Though far from their native Australia, Yidcore must have felt right at home during the bagel fight. Yidcore was notorious for getting playful onstage with hummus, kosher wine, latkes and other Jewish foods. “Once I tried to do an internal falafel on-stage,” singer Bram Presser told The Jerusalem Post. “I put all the ingredients in my mouth—tahini paste, falafel mix, salad—and then jumped up and down.” Presser vomited all over the place and felt sicker than ever before.
Yidcore’s onstage messiness, particularly with hummus, got them in trouble with venues. Presser allegedly threw around so much hummus at the legendary CBGB in New York that he had to clean the stage afterward. He sometimes smeared hummus on himself during concerts, saying that there were “endless possibilities for hummus as a spreading-on-self condiment.” At the band’s farewell show in 2009, Presser drenched himself in hummus, covering his face, hair, beard, fingers and shirt. When asked what legacy Yidcore left behind, Presser replied, “Filthy hummus-soaked stages around the world.”
Yidcore innovatively washed it all down with kosher wine. For Yidcore’s “shofar shots,” one person would pour wine down a shofar and another would drink it from the other end. Presser imbibed this way, he let the audience partake, and the antics continued backstage.
Yidcore’s shofar was covered in animal rights stickers, which arguably neutralized any exploitative-of-animals messages suggested by using an animal’s body part. Similarly, when Yidcore members took “chicken soup shots” as part of their onstage shtick, Presser’s were vegetarian. Indeed, many Jewish punks are vegetarian or vegan. As Yidcore pointed out in one album’s liner notes, the band “supported a cruelty-free, egalitarian lifestyle. Despite the dumb stuff they do.” Yidcore might have fooled around but ultimately sought to come out ahead with regard to being ethically grounded.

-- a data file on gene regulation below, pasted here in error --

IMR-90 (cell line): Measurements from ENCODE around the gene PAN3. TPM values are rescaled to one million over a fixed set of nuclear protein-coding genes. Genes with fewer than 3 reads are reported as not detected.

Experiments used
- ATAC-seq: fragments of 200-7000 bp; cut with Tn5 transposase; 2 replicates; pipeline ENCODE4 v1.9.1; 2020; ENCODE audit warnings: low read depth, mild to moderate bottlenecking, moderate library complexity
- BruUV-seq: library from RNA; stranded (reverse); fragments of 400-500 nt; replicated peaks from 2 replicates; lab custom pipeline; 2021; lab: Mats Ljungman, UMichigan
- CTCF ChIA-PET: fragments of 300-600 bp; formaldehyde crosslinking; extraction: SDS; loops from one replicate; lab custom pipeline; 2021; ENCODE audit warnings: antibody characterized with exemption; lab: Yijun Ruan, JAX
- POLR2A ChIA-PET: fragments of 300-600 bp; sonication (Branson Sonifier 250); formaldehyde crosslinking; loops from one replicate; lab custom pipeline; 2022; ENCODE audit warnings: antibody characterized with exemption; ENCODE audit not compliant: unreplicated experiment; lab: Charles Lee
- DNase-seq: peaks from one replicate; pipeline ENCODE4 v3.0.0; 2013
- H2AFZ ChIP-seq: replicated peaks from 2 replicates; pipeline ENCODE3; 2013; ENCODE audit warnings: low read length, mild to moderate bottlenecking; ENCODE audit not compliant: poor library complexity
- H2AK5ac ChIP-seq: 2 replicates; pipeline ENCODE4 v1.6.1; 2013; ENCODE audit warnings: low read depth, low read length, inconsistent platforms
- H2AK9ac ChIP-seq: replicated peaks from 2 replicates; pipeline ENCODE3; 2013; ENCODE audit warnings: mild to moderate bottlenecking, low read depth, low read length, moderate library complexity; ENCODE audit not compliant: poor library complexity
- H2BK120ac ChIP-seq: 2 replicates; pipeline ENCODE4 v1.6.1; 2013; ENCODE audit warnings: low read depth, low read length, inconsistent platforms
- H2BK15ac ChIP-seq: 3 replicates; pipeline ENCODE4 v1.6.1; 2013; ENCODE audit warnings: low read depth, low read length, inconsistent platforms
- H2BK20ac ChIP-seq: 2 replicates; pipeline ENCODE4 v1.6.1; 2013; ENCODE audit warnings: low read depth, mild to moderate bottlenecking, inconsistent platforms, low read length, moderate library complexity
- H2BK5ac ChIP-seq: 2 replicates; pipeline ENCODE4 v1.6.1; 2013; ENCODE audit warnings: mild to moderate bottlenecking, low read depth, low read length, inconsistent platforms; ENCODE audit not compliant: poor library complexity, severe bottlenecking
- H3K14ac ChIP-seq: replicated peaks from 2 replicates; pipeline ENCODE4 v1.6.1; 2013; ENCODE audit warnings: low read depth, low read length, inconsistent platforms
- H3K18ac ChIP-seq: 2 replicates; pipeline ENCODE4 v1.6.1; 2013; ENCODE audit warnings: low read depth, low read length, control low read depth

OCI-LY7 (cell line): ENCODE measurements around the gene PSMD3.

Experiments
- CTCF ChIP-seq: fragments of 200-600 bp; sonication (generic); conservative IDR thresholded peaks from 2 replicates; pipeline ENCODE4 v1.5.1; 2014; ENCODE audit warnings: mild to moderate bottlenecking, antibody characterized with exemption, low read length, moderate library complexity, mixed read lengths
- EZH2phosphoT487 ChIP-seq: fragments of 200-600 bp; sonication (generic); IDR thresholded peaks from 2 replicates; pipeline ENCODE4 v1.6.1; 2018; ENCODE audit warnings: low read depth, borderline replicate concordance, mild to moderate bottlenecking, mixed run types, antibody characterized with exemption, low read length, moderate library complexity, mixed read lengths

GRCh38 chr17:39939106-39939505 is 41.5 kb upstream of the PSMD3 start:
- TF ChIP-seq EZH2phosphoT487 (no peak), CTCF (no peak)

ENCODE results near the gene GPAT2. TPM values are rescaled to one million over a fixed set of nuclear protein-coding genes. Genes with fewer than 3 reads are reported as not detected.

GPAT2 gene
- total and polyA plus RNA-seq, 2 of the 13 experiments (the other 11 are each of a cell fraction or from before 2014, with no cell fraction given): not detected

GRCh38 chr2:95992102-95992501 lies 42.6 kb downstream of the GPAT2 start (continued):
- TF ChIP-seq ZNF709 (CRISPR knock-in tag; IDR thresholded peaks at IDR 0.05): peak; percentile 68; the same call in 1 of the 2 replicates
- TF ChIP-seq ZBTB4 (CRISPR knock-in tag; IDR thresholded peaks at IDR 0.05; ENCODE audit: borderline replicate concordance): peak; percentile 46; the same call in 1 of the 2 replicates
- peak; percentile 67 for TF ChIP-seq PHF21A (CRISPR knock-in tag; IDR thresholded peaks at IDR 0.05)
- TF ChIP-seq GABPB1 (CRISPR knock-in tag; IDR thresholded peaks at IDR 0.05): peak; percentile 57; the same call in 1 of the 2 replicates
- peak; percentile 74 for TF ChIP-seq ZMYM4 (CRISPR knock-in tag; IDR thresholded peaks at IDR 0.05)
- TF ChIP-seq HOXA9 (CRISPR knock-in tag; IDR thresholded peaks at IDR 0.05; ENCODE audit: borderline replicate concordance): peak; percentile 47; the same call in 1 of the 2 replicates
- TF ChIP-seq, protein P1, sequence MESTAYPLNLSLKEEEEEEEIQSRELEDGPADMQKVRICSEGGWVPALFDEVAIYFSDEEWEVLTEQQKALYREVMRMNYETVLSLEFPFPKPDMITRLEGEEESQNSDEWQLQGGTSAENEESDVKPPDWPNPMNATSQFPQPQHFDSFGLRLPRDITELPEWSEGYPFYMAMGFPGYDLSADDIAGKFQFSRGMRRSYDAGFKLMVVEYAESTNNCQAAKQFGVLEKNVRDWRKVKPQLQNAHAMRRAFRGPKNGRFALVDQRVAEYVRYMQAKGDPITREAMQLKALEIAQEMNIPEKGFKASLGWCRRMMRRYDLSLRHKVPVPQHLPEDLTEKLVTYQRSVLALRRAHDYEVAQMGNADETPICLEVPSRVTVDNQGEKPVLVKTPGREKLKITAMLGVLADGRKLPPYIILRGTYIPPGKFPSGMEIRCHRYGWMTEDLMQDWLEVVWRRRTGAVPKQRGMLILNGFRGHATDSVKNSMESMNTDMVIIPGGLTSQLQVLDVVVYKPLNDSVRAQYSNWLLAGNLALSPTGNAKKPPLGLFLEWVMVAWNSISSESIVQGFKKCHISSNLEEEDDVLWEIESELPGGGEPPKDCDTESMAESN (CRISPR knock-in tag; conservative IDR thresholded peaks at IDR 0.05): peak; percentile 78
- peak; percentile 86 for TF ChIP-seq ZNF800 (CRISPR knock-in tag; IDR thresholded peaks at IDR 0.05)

Jewish punks have not limited their playful use of Jewish foods to the stage. KOSHER had a song where they boasted about farfel, bagels, gefilte fish and hamantaschen, but after one band member suggested a cheeseburger, the response was an emphatic “No!” In the song “Get Kosher,” Total Passover declared, “Lips that touch swine will never touch mine.” The transgender Jewish punk band Schmekel hilariously sang about wanting to eat homotaschen. In the novel “Tales of a Punk Rock Nothing,” the main character threw hamantaschen at other punks. These lyrical and fictional examples are consistent with what Jewish punks have creatively and playfully done at shows, but there’s one key difference: They don’t actually waste food.
In punk, there is a disconnect between deliberately outlandish, destructive actions vs. progressive ideals and social justice advocacy. In the case of Jewish punks, the latter plays out as tikkun olam and a do-it-yourself take on healing the world. The embrace of tikkun olam by many Jewish punks is genuine, but among others (and sometimes the same ones), the disconnect is still there.
Michael Croland is the author of “Oy Oy Oy Gevalt! Jews and Punk,”